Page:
I do think that there are two fair criticisms of Thin Air in this regard that limit its potential. One is that I do not promote this site as much as I could. I suppose I just don’t have much self-promotion in my personality. I certainly welcome anyone else who wishes to do so, but at the same time I’m not going to nudge you into getting the word out.

The other is that the level of original content is low. While I always welcome more contributors to the cause, I also want people writing about what they’re most comfortable and knowledgeable about. I feel I’m quite adept at looking at the Broncos through the lens of a front office, dealing with contract, salary cap, and roster issues. But I am also poor at other aspects (Xs and Os and film review is the big one), and thus I’m not going to insult readers by writing about something I don’t know enough about.

Thin Air complements, and does not supplement, the hard work done by full time NFL journalists and analysts

But to offer a defense of the low amount of original content, I will submit this: creating such high level content is much harder than it looks. Off the top of my head, I’ve tried in the past to write articles about the collective bargaining agreement, domestic violence, concussions, and whether the NFL will remain king, and I’ve ended up stalling or junking those efforts because I realized I was in over my head. These, and other ideas, might one day see the light of the internet, but it will take more time and work to do than I have be able or willing to put forward thus far.

Several times during these aborted attempts, I would wish that I had an entire day or more to research the issue at hand, or that I had an editor that could assist me through the process and help to write a better article. These resources, of course, are the advantage that professional writers have at their disposal. And even with that, it’s still a challenging job to do. Whenever we link to an article that’s been written about the Broncos or the NFL, we should be grateful for the work done by the author, even if we disagree with portions within it.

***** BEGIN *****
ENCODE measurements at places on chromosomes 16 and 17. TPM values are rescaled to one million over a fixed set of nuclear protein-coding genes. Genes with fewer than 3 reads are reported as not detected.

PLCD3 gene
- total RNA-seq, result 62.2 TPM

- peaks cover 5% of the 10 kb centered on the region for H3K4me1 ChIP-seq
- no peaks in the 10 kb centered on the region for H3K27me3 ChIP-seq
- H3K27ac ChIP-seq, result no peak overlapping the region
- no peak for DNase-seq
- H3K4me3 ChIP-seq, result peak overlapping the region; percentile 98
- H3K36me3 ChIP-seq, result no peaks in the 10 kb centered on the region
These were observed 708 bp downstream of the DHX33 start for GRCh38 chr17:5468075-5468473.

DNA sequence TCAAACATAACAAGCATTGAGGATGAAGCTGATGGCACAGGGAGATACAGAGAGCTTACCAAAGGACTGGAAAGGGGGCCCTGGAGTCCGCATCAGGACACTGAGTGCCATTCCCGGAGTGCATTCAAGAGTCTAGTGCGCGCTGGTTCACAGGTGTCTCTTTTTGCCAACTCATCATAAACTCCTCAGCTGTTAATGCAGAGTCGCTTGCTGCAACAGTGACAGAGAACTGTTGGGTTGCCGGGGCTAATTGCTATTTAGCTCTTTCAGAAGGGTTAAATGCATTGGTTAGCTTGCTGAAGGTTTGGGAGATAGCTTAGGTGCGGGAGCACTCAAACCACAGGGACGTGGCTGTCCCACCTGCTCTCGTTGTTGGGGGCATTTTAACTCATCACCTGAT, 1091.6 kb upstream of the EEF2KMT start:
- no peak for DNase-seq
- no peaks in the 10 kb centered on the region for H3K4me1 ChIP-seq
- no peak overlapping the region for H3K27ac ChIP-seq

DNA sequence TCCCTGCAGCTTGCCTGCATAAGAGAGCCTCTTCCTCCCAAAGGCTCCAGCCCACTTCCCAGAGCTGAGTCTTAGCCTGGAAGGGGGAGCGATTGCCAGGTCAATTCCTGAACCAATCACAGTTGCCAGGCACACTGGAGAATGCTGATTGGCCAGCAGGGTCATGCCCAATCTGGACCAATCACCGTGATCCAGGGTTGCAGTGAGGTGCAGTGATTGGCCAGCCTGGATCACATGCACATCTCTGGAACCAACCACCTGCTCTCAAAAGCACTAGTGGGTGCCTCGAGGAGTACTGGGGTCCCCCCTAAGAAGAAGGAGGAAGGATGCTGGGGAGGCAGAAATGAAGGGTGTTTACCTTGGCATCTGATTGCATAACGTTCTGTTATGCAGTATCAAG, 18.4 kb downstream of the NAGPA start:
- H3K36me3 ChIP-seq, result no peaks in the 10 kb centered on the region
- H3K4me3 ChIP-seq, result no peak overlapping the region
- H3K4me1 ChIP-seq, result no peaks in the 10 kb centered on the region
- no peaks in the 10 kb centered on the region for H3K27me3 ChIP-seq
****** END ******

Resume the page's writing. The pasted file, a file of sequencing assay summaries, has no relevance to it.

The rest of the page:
And this isn’t limited to strict writing: other NFL sites–including, but not limited to: Pro Football Reference, Football Outsiders, and Over The Cap–do valuable and extensive work to bring knowledge about the sport that is not easy to put together. (I can attest to this directly with regards to the last link.)

Fan community driven sites like this one, SB Nation’s network, and others, can’t easily replicate that. These sites do provide a valuable role in learning about the sports they are covering, as fans have some unique insights that non-fans do not. But on the same token they also have limitations that other sites do not, and it’s important to recognize and be honest with those limitations.


It’s unfortunate that the likes of SB Nation haven’t been more transparent on what their motives are. It’s my goal here at Thin Air to be free of those types of outside motives, and to host a community that’s free from the pressures of the same.